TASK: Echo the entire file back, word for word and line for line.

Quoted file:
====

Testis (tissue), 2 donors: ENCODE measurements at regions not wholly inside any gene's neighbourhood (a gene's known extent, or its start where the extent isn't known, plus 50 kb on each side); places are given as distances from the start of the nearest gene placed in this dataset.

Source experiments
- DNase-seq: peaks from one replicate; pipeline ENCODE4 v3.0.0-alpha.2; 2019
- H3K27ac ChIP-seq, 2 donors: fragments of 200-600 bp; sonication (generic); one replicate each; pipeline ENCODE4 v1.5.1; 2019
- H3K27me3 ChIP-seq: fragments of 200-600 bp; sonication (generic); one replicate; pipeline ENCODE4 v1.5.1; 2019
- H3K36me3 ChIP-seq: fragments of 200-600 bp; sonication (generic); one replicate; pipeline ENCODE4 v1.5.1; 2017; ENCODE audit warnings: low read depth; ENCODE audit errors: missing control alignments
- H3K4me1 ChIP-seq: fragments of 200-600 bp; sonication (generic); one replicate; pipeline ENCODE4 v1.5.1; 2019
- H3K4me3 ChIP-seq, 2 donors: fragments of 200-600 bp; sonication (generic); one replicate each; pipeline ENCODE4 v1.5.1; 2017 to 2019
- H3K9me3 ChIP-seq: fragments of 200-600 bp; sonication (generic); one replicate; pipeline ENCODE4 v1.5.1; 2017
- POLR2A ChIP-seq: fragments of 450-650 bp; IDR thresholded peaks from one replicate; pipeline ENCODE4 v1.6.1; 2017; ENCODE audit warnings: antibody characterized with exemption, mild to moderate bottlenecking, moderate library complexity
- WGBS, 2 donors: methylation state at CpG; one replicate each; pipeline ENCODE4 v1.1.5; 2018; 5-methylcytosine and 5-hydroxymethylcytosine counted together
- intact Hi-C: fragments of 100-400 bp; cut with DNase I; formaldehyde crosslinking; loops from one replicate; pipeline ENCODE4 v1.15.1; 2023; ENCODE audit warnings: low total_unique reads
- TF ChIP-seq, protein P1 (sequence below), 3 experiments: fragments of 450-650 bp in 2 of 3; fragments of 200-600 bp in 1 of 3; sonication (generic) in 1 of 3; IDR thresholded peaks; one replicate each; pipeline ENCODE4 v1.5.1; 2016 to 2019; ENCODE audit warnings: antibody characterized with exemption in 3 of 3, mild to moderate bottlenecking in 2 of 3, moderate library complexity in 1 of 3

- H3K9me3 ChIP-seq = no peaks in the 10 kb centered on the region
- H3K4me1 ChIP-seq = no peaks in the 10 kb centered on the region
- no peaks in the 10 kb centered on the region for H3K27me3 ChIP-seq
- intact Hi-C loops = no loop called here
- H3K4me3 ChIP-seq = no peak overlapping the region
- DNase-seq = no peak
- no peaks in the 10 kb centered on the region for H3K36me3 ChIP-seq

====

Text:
Testis (tissue), 2 donors: ENCODE measurements at regions not wholly inside any gene's neighbourhood (a gene's known extent, or its start where the extent isn't known, plus 50 kb on each side); places are given as distances from the start of the nearest gene placed in this dataset.

Source experiments
- DNase-seq: peaks from one replicate; pipeline ENCODE4 v3.0.0-alpha.2; 2019
- H3K27ac ChIP-seq, 2 donors: fragments of 200-600 bp; sonication (generic); one replicate each; pipeline ENCODE4 v1.5.1; 2019
- H3K27me3 ChIP-seq: fragments of 200-600 bp; sonication (generic); one replicate; pipeline ENCODE4 v1.5.1; 2019
- H3K36me3 ChIP-seq: fragments of 200-600 bp; sonication (generic); one replicate; pipeline ENCODE4 v1.5.1; 2017; ENCODE audit warnings: low read depth; ENCODE audit errors: missing control alignments
- H3K4me1 ChIP-seq: fragments of 200-600 bp; sonication (generic); one replicate; pipeline ENCODE4 v1.5.1; 2019
- H3K4me3 ChIP-seq, 2 donors: fragments of 200-600 bp; sonication (generic); one replicate each; pipeline ENCODE4 v1.5.1; 2017 to 2019
- H3K9me3 ChIP-seq: fragments of 200-600 bp; sonication (generic); one replicate; pipeline ENCODE4 v1.5.1; 2017
- POLR2A ChIP-seq: fragments of 450-650 bp; IDR thresholded peaks from one replicate; pipeline ENCODE4 v1.6.1; 2017; ENCODE audit warnings: antibody characterized with exemption, mild to moderate bottlenecking, moderate library complexity
- WGBS, 2 donors: methylation state at CpG; one replicate each; pipeline ENCODE4 v1.1.5; 2018; 5-methylcytosine and 5-hydroxymethylcytosine counted together
- intact Hi-C: fragments of 100-400 bp; cut with DNase I; formaldehyde crosslinking; loops from one replicate; pipeline ENCODE4 v1.15.1; 2023; ENCODE audit warnings: low total_unique reads
- TF ChIP-seq, protein P1 (sequence below), 3 experiments: fragments of 450-650 bp in 2 of 3; fragments of 200-600 bp in 1 of 3; sonication (generic) in 1 of 3; IDR thresholded peaks; one replicate each; pipeline ENCODE4 v1.5.1; 2016 to 2019; ENCODE audit warnings: antibody characterized with exemption in 3 of 3, mild to moderate bottlenecking in 2 of 3, moderate library complexity in 1 of 3

- H3K9me3 ChIP-seq = no peaks in the 10 kb centered on the region
- H3K4me1 ChIP-seq = no peaks in the 10 kb centered on the region
- no peaks in the 10 kb centered on the region for H3K27me3 ChIP-seq
- intact Hi-C loops = no loop called here
- H3K4me3 ChIP-seq = no peak overlapping the region
- DNase-seq = no peak
- no peaks in the 10 kb centered on the region for H3K36me3 ChIP-seq